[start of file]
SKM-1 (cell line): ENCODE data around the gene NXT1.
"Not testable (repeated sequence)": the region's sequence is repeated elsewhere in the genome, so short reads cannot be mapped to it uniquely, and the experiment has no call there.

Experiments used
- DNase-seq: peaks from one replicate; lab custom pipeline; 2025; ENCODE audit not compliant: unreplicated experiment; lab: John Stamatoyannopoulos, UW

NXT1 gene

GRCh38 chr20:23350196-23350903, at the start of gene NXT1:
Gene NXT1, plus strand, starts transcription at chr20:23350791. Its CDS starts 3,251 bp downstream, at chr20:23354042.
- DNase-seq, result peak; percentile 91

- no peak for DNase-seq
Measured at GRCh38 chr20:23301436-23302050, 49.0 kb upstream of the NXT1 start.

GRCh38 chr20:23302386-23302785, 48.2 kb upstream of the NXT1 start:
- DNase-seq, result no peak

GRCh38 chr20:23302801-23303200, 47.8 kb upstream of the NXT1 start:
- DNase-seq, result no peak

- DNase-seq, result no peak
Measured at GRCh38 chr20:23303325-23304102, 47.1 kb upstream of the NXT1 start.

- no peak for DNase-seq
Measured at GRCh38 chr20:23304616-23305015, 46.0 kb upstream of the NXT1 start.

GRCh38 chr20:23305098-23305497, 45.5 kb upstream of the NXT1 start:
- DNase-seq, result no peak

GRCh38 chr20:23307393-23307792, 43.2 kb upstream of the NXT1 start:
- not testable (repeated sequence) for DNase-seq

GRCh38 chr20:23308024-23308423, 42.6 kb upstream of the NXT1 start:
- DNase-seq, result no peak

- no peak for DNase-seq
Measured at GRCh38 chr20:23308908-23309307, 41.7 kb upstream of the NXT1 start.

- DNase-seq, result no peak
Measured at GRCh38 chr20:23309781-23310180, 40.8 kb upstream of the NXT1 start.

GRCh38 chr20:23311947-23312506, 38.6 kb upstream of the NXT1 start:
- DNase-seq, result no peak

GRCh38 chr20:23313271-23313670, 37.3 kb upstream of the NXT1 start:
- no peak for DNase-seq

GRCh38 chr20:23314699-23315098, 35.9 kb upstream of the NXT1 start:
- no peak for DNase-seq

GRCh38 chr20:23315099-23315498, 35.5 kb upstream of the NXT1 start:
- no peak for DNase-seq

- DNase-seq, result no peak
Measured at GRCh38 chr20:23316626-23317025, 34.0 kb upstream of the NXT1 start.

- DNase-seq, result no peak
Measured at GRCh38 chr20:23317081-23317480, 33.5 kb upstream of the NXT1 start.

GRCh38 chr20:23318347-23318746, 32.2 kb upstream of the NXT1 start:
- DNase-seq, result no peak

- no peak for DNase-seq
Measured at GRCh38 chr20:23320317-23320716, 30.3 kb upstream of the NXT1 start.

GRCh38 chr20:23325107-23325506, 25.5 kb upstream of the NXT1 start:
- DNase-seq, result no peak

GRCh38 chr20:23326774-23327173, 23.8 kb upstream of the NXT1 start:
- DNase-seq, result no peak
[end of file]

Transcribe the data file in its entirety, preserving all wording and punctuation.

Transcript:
SKM-1 (cell line): ENCODE data around the gene NXT1.
"Not testable (repeated sequence)": the region's sequence is repeated elsewhere in the genome, so short reads cannot be mapped to it uniquely, and the experiment has no call there.

Experiments used
- DNase-seq: peaks from one replicate; lab custom pipeline; 2025; ENCODE audit not compliant: unreplicated experiment; lab: John Stamatoyannopoulos, UW

NXT1 gene

GRCh38 chr20:23350196-23350903, at the start of gene NXT1:
Gene NXT1, plus strand, starts transcription at chr20:23350791. Its CDS starts 3,251 bp downstream, at chr20:23354042.
- DNase-seq, result peak; percentile 91

- no peak for DNase-seq
Measured at GRCh38 chr20:23301436-23302050, 49.0 kb upstream of the NXT1 start.

GRCh38 chr20:23302386-23302785, 48.2 kb upstream of the NXT1 start:
- DNase-seq, result no peak

GRCh38 chr20:23302801-23303200, 47.8 kb upstream of the NXT1 start:
- DNase-seq, result no peak

- DNase-seq, result no peak
Measured at GRCh38 chr20:23303325-23304102, 47.1 kb upstream of the NXT1 start.

- no peak for DNase-seq
Measured at GRCh38 chr20:23304616-23305015, 46.0 kb upstream of the NXT1 start.

GRCh38 chr20:23305098-23305497, 45.5 kb upstream of the NXT1 start:
- DNase-seq, result no peak

GRCh38 chr20:23307393-23307792, 43.2 kb upstream of the NXT1 start:
- not testable (repeated sequence) for DNase-seq

GRCh38 chr20:23308024-23308423, 42.6 kb upstream of the NXT1 start:
- DNase-seq, result no peak

- no peak for DNase-seq
Measured at GRCh38 chr20:23308908-23309307, 41.7 kb upstream of the NXT1 start.

- DNase-seq, result no peak
Measured at GRCh38 chr20:23309781-23310180, 40.8 kb upstream of the NXT1 start.

GRCh38 chr20:23311947-23312506, 38.6 kb upstream of the NXT1 start:
- DNase-seq, result no peak

GRCh38 chr20:23313271-23313670, 37.3 kb upstream of the NXT1 start:
- no peak for DNase-seq

GRCh38 chr20:23314699-23315098, 35.9 kb upstream of the NXT1 start:
- no peak for DNase-seq

GRCh38 chr20:23315099-23315498, 35.5 kb upstream of the NXT1 start:
- no peak for DNase-seq

- DNase-seq, result no peak
Measured at GRCh38 chr20:23316626-23317025, 34.0 kb upstream of the NXT1 start.

- DNase-seq, result no peak
Measured at GRCh38 chr20:23317081-23317480, 33.5 kb upstream of the NXT1 start.

GRCh38 chr20:23318347-23318746, 32.2 kb upstream of the NXT1 start:
- DNase-seq, result no peak

- no peak for DNase-seq
Measured at GRCh38 chr20:23320317-23320716, 30.3 kb upstream of the NXT1 start.

GRCh38 chr20:23325107-23325506, 25.5 kb upstream of the NXT1 start:
- DNase-seq, result no peak

GRCh38 chr20:23326774-23327173, 23.8 kb upstream of the NXT1 start:
- DNase-seq, result no peak